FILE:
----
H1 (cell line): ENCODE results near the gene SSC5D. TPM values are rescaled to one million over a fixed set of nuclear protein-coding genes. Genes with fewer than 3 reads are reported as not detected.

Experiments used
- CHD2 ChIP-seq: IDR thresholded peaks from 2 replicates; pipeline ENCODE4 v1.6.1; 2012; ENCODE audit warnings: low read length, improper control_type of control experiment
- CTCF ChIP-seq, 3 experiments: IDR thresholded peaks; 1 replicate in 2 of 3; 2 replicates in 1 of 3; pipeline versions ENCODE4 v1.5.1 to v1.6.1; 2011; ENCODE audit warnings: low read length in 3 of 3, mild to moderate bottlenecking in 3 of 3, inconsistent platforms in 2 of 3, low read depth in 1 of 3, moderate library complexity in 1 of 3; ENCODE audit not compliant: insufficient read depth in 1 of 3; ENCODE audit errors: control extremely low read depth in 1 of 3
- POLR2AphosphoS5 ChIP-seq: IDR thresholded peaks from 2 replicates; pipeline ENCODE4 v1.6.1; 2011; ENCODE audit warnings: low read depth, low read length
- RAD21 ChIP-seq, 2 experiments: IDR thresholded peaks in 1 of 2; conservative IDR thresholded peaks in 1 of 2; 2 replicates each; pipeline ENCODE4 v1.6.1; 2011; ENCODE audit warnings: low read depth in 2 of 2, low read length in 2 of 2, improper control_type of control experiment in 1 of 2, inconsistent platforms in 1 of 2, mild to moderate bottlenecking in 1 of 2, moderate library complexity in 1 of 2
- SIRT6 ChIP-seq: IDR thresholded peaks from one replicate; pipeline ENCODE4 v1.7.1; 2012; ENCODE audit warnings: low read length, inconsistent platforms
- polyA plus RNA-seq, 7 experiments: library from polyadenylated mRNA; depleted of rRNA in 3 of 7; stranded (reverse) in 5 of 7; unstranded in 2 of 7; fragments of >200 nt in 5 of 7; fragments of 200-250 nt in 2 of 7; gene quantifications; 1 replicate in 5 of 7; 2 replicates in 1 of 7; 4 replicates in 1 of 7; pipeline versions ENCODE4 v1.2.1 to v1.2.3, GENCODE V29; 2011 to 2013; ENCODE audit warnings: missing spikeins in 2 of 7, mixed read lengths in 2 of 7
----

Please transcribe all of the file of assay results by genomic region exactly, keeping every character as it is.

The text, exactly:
H1 (cell line): ENCODE results near the gene SSC5D. TPM values are rescaled to one million over a fixed set of nuclear protein-coding genes. Genes with fewer than 3 reads are reported as not detected.

Experiments used
- CHD2 ChIP-seq: IDR thresholded peaks from 2 replicates; pipeline ENCODE4 v1.6.1; 2012; ENCODE audit warnings: low read length, improper control_type of control experiment
- CTCF ChIP-seq, 3 experiments: IDR thresholded peaks; 1 replicate in 2 of 3; 2 replicates in 1 of 3; pipeline versions ENCODE4 v1.5.1 to v1.6.1; 2011; ENCODE audit warnings: low read length in 3 of 3, mild to moderate bottlenecking in 3 of 3, inconsistent platforms in 2 of 3, low read depth in 1 of 3, moderate library complexity in 1 of 3; ENCODE audit not compliant: insufficient read depth in 1 of 3; ENCODE audit errors: control extremely low read depth in 1 of 3
- POLR2AphosphoS5 ChIP-seq: IDR thresholded peaks from 2 replicates; pipeline ENCODE4 v1.6.1; 2011; ENCODE audit warnings: low read depth, low read length
- RAD21 ChIP-seq, 2 experiments: IDR thresholded peaks in 1 of 2; conservative IDR thresholded peaks in 1 of 2; 2 replicates each; pipeline ENCODE4 v1.6.1; 2011; ENCODE audit warnings: low read depth in 2 of 2, low read length in 2 of 2, improper control_type of control experiment in 1 of 2, inconsistent platforms in 1 of 2, mild to moderate bottlenecking in 1 of 2, moderate library complexity in 1 of 2
- SIRT6 ChIP-seq: IDR thresholded peaks from one replicate; pipeline ENCODE4 v1.7.1; 2012; ENCODE audit warnings: low read length, inconsistent platforms
- polyA plus RNA-seq, 7 experiments: library from polyadenylated mRNA; depleted of rRNA in 3 of 7; stranded (reverse) in 5 of 7; unstranded in 2 of 7; fragments of >200 nt in 5 of 7; fragments of 200-250 nt in 2 of 7; gene quantifications; 1 replicate in 5 of 7; 2 replicates in 1 of 7; 4 replicates in 1 of 7; pipeline versions ENCODE4 v1.2.1 to v1.2.3, GENCODE V29; 2011 to 2013; ENCODE audit warnings: missing spikeins in 2 of 7, mixed read lengths in 2 of 7